The ACC Top 10 30-Somethings awards recognize in-house counsel between the ages of 30 and 39 for their innovation, global perspectives, proactive practice, advocacy efforts, and pro bono and community service work.
Every Sunday night for the past six years, Craig Katerberg has sent an email to his legal team. The email, simply titled “This Week,” outlines that week’s objectives and provides updates on everything from regional holidays to upcoming beer brand launches to “shouts of recognition.”
The email originated when Craig was general counsel for Carlton & United Breweries, Australia’s largest beer company, and covered the Australia, India, and Southeast Asia markets where he traveled frequently between those locations. “People didn’t know where I would be, when I would be in the air or on the ground, or in what time zone,” Craig explains. “The email started as a way to say, ‘Hey team, physically, this is where I’ll be.’”
It soon evolved into giving recognition across his regional teams, which were integrating as part of the AB InBev-SABMiller merger that formed the world’s largest beer company. The cross-regional chatter fostered a sense of community among his lawyers; teams that previously had little interaction developed an understanding of different cultures and expectations. Craig’s informal tone (he often includes a random photo or two) helps keep the team aware that holidays, like Vietnam’s sacred Tet Lunar Festival, or events, like a new beer brand being launched, are taking place.
Craig likes to know what motivates people. “Having respect for people and knowing what they want to accomplish” is core to his leadership philosophy, he says. “It allows you to match strategic priorities with personal passions.” When he was general counsel for Anheuser-Busch in the United States, Craig surveyed his team to find pain points, such as an outdated system for storing documents and a marketing team that always seemed to have new members asking the same questions.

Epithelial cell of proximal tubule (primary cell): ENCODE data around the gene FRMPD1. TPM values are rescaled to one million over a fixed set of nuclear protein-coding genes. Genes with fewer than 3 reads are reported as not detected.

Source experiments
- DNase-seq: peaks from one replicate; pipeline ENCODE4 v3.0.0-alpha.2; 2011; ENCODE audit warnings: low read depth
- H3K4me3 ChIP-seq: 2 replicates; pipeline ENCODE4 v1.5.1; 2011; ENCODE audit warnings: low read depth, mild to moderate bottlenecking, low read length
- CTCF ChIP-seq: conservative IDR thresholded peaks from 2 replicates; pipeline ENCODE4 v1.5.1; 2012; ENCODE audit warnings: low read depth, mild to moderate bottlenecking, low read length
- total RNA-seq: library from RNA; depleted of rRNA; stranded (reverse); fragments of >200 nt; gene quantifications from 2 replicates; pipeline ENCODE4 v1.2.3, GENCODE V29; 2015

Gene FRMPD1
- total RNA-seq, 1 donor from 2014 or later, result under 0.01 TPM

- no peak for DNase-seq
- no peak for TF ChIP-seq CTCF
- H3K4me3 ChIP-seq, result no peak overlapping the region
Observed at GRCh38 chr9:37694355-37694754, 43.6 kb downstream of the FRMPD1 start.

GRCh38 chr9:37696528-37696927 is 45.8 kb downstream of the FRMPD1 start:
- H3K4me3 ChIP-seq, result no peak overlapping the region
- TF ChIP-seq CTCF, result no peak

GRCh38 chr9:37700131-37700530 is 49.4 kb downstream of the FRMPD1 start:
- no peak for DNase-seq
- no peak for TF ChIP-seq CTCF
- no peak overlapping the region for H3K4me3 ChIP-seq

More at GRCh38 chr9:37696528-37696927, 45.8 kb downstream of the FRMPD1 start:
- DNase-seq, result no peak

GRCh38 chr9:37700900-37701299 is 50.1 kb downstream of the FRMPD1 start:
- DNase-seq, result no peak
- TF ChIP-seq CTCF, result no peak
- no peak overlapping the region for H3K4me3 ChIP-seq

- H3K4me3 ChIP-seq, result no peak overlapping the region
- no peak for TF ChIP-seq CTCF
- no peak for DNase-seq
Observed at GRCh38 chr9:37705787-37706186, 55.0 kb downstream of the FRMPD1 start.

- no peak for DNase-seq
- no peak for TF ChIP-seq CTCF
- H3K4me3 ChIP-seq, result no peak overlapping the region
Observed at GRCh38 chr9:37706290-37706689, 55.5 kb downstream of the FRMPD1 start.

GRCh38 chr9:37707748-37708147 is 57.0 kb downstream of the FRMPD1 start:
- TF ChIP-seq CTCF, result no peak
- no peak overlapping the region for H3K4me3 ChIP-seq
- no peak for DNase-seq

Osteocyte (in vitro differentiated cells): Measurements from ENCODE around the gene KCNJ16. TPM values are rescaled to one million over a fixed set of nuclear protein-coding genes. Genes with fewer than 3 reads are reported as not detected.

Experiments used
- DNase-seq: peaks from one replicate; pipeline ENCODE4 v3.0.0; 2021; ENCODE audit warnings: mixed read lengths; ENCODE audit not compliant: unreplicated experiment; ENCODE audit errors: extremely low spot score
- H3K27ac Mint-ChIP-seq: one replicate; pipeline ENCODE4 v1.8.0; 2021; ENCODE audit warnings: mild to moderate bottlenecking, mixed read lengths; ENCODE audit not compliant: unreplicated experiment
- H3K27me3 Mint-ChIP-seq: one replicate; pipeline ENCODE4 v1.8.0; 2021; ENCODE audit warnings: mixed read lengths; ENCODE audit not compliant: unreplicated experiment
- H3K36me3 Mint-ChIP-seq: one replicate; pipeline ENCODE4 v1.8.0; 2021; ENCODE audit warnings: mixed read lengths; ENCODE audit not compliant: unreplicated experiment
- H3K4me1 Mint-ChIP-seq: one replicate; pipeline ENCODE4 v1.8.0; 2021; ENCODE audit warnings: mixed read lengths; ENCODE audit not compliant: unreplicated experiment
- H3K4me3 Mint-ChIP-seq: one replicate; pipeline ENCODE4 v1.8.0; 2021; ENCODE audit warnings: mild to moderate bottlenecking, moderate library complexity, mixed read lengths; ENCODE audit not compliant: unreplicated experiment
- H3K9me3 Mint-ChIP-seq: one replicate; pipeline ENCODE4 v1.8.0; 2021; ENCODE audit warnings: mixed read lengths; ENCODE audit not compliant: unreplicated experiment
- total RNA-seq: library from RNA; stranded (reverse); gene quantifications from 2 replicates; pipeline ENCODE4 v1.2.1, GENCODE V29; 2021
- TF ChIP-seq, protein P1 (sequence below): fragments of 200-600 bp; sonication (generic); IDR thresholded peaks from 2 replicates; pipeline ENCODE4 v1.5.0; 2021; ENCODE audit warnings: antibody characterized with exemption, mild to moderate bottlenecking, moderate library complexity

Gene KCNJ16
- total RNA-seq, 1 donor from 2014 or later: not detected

He zeroed in on 12 key actions, united under the initiative “Legal Ops 2.0.” Some of the fixes were simple. “One of the first things we got working was the teleprompter,” he recalls, “As soon you can achieve small things, people believe change is possible.” Craig brought a stubborn attitude: “Technology should work. And it should work every time. That’s the expectation.”
The obsolete document storage system was moved to a state-of-the-art cloud network. A one-pager was developed for the marketing team that addressed 80 percent of the questions they asked.
Knowing that a talented colleague was keen to provide in-house continuing legal education credits, and that he himself needed a crash course on the US beer market after years overseas, Craig and his colleague teamed up to create and build the Legal & Corporate Affairs Academy. The academy became a place where knowledge was shared among the team and talent showcased, he says. Topics are chosen by the legal department and subject-matter experts provide deep dives where questions are encouraged.
Craig’s own talent for organization was on display when he teamed up with the president of the India business to create a country-wide process for securing 130,000 critical business licenses in India, which has different regulations for both operations and sales in each of its 29 states. As part of the merger, the company inherited SAB-Miller’s #2 position in the Indian market. Each business license must be renewed annually in a compliant manner — no shortcuts. “Not only did you have to have a Plan B,” he says, “but a Plan C and Plan D” in order to operate across a market with different languages and strong views on alcohol (it is outlawed in several states).
Craig was not only responsible for actions after the merger, but the very merger itself rested with his team securing a crucial signature on the US$100 billion deal. “I got a call from our global GC when I was on a three-day trip through India in the summer,” he recalls. “I immediately flew to winter in Sydney, where we spent the next month figuring out the situation.”
The government of Australia was about to dissolve in a matter of days, and the political approvals necessary to move the deal forward had yet to be secured. Craig worked through the steps — first obtaining antitrust approval, and then Foreign Investment Review Board approval — before the deal was signed by the treasurer of the Australian government as the last signature before the government dissolved.
Whether sending a weekly email, updating technology, fostering teamwork, or pushing through multibillion deals, Craig approaches every aspect of his job with the same zeal: “Working hard is a gift that we have each been given. Not everyone has that opportunity.”